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Mirror of Justice
The Obama Administration has some really smart people working in it. They're having a great deal of trouble figuring out how to fix the economy (for various reasons), but I can safely say that most of the people in Obama's team are reasonably intelligent. Smart people make stupid mistakes, and this crew has made some dumb PR moves before. Honestly though, if I didn't already know better, I'd swear this was a parody, or something Scrappleface had come up with. Surely no one actually invested in maintaining the Obama Administration's public image could've greenlighted this blunder. No one sober, anyway.
But alas, they did.
Now, Obama's harshest critics need no impetus to dream fever dreams of totalitarianism, and any clear-headed person ought to see that this is really a badly executed campaign operation, in the vein of FightTheSmears.com, and that health care debate initiative they did last year. The thing is, there is a substantive problem with this--it reflects an image of weakness and almost Nixonian paranoia. It's bad in the way the mini-war with Fox was bad--it elevates the critics you're trying to challenge, it makes the President look small, and the perception of the head of the government either waging war with the media, or encouraging citizens to report other citizens for criticism of the government's policies is not a good look.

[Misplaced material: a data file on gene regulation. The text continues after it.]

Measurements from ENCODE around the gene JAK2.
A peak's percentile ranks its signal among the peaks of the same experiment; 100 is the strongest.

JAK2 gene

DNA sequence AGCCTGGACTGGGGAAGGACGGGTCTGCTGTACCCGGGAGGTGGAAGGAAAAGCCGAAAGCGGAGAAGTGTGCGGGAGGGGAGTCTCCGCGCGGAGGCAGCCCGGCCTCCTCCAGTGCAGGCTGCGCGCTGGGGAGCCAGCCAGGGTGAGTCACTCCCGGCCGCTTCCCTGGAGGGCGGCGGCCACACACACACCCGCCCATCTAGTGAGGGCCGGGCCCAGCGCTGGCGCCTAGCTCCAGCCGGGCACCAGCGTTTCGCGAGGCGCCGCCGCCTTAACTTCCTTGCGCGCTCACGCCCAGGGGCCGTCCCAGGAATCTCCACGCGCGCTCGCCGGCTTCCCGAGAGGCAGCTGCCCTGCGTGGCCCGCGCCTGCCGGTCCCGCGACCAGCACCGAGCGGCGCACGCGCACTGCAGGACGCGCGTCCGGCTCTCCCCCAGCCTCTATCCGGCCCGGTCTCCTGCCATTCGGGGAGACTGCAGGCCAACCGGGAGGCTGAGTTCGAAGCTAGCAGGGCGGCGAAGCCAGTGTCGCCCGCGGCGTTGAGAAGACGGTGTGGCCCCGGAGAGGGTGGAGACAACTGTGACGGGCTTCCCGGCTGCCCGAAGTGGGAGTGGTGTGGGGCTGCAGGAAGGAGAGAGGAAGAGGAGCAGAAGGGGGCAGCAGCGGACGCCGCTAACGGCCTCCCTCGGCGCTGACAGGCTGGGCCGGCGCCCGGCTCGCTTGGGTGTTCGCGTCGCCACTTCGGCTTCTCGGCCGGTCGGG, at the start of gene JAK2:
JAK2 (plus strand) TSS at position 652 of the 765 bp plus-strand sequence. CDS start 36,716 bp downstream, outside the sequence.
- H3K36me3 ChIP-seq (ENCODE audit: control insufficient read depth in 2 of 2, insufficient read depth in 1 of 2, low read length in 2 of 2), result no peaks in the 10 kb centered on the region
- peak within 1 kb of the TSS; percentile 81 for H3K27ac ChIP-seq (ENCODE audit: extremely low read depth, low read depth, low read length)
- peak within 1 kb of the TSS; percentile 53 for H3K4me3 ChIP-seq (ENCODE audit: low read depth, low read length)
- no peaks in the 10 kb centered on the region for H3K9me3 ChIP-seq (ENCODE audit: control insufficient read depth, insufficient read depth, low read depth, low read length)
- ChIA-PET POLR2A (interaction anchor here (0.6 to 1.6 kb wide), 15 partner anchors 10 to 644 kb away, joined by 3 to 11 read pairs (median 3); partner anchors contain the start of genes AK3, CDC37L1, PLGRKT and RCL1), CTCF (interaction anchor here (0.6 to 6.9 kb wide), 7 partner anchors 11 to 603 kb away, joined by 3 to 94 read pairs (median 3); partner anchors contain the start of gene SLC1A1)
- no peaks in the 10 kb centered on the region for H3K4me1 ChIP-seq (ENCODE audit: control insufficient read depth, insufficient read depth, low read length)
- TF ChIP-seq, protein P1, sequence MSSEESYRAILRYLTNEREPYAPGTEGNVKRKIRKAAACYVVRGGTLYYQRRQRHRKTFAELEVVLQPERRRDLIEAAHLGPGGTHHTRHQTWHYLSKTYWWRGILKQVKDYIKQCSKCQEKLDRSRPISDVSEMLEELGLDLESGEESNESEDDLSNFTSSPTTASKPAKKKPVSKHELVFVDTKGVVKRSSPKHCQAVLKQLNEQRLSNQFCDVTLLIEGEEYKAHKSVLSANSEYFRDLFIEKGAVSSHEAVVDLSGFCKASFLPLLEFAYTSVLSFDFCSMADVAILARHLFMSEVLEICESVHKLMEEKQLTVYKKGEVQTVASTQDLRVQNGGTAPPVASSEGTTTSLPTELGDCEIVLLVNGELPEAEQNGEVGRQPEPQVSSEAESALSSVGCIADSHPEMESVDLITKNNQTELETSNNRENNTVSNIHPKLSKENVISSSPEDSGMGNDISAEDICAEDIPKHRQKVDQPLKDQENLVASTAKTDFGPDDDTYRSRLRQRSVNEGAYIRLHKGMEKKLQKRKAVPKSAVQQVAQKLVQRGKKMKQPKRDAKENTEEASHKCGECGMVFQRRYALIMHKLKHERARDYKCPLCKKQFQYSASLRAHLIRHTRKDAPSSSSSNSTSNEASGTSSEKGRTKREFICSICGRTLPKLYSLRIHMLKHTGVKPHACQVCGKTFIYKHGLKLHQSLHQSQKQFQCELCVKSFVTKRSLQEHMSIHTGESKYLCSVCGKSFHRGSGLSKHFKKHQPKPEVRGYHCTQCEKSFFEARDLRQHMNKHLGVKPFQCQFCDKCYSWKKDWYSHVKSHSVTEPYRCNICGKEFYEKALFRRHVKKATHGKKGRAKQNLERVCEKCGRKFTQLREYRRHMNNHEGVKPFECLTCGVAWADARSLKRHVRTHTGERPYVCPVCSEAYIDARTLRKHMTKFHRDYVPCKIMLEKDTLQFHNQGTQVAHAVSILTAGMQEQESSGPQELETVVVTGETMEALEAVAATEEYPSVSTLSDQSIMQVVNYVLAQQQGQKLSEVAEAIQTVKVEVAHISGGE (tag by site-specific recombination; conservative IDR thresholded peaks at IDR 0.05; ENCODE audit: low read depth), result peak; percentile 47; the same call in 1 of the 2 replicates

A big deal in the grand scheme? No, but it's a potential distraction the White House doesn't need, and more importantly, a very ineffective way of performing the real and necessary function of setting the record straight policy-wise.
Farhad Manjoo laments Netflix's decision to change their billing structure, and to split in two. I think he's overreacting a bit, but he has a point: I dig the idea to separate the streaming service from the DVD service, but to split into two companies seems hasty. I may be one of the few people who appreciated Netflix's original idea to have a streaming only service under the Netflix banner. 99.9 percent of my Netflix use over the past three years has been the streaming service, via my PS3 and iPad. I have nothing but love for the streaming service. I haven't rented a DVD in five months, the primary reason being that new releases have a month delay before they hit Netflix. I also have Blu-ray, and the idea of paying extra for Blu-ray bugs me. So, going from ten bucks to eight bucks for unlimited streaming is good for me...but that's just me.
A lot of customers, who do in fact rent DVDs, were hit pretty hard with the price change. If your aim to is have both DVDs and streaming, the cost has gone up, and now you're going to have to exert more effort to get what you want. It's a problem, although as Manjoo points out, there may be a bright side. I think more competition in the game rental front is good.
"...of the United States, in Order to form a more perfect Union, establish Justice, insure domestic Tranquility, provide for the common defence, promote the general Welfare, and secure the Blessings of Liberty to ourselves and our Posterity, do ordain and establish this Constitution for the United States of America."